As news of Edward Snowden’s whistleblower coming-out interview was getting around the Internet Sunday night, somebody asked on Twitter, “Is this another Bradley Manning?”
National intellegence director James Clapper and future prosecutors may see it differently, but in my mind there are key distinctions between Snowden’s disclosure of the U.S. government’s sweeping data-mining programs to news reporters and Manning’s alleged dump of hundreds of thousands of classified military documents on the Wikileaks site.
Snowden, a 29-year-old computer technician now in self-exile in Hong Kong, had legitimate access to the information he leaked to journalists for The Guardian and The Washington Post. He saw a situation that disturbed him — secret government surveillance of data involving U.S. citizens — and he worked with journalists to inform the public in an accurate manner.
That, to me, is different from the situation involving Manning, an Army private who is accused of scooping up all kinds of classified information, some of which he had legitimate access to and some of which he didn’t, and placing it onto an Internet site without context or discretion.
Call me biased, as a member of the mainstream media, but I believe that information needs context, and the job of trained journalists is to help shape that context.
Snowden, working with reporters and editors, played a key role in telling an important story. He is the guy who informed Americans that their phone and Internet transactions are routinely being scanned for patterns that might indicate terrorist activity.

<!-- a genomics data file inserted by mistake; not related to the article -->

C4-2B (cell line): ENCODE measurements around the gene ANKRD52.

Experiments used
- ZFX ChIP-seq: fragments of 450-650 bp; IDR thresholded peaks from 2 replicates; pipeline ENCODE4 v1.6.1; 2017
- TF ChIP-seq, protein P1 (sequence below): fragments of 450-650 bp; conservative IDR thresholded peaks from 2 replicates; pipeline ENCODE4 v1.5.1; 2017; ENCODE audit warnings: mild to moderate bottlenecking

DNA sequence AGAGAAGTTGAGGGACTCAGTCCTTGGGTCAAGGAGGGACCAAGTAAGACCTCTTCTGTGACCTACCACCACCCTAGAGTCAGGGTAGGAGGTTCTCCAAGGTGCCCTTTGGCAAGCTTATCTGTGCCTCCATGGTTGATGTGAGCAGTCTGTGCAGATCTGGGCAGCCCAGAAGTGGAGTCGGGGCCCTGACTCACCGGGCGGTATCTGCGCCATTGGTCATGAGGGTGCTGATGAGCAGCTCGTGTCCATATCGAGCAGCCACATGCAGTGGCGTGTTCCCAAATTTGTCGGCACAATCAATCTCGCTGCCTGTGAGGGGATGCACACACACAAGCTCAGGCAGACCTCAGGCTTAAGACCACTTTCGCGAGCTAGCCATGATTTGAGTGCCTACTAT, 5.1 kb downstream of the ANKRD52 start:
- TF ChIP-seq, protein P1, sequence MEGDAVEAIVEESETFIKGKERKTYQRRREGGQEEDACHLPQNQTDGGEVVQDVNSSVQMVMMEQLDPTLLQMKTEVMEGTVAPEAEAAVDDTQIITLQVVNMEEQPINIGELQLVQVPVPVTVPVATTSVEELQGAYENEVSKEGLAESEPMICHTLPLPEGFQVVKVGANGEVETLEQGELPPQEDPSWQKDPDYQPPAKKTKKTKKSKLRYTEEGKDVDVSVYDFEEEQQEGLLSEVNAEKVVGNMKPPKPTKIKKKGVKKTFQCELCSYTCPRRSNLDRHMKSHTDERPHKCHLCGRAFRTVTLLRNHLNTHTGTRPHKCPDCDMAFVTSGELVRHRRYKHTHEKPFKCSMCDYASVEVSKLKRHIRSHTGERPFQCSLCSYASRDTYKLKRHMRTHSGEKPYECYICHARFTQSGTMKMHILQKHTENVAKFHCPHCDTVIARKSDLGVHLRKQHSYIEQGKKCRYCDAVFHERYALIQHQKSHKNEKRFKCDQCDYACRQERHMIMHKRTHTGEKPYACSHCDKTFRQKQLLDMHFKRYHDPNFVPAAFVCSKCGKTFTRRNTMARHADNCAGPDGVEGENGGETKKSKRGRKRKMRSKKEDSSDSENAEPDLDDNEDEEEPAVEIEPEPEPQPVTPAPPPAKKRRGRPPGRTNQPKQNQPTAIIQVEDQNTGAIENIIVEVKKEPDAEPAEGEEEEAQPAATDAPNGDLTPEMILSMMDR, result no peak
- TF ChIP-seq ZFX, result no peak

Manning sprayed secrets for anyone, anywhere, to make of them what they will. Whatever his unhappy fate, Manning, who is standing trial right now in a military court, will be remembered for what he did, not for the information he disclosed. Most people would be hard-pressed right now to recount a single narrative in the Wikileaks dump.
That the military would prosecute a service member who violated his oath and wantonly leaked classifed information is a foregone conclusion.
But Snowden, who comes across as brainy and idealistic, poses a problem for President Barack Obama’s administration and for members of both parties in Congress who have been complicit in the secret surveillance programs. Whatever you think of the data-mining that’s going on, there is no reason to keep it secret. Thanks to Snowden and the news organizations, it is now open, and many Americans are grateful for that. The spectacle of big government cracking down on the whistleblower isn’t a nice thing to contemplate.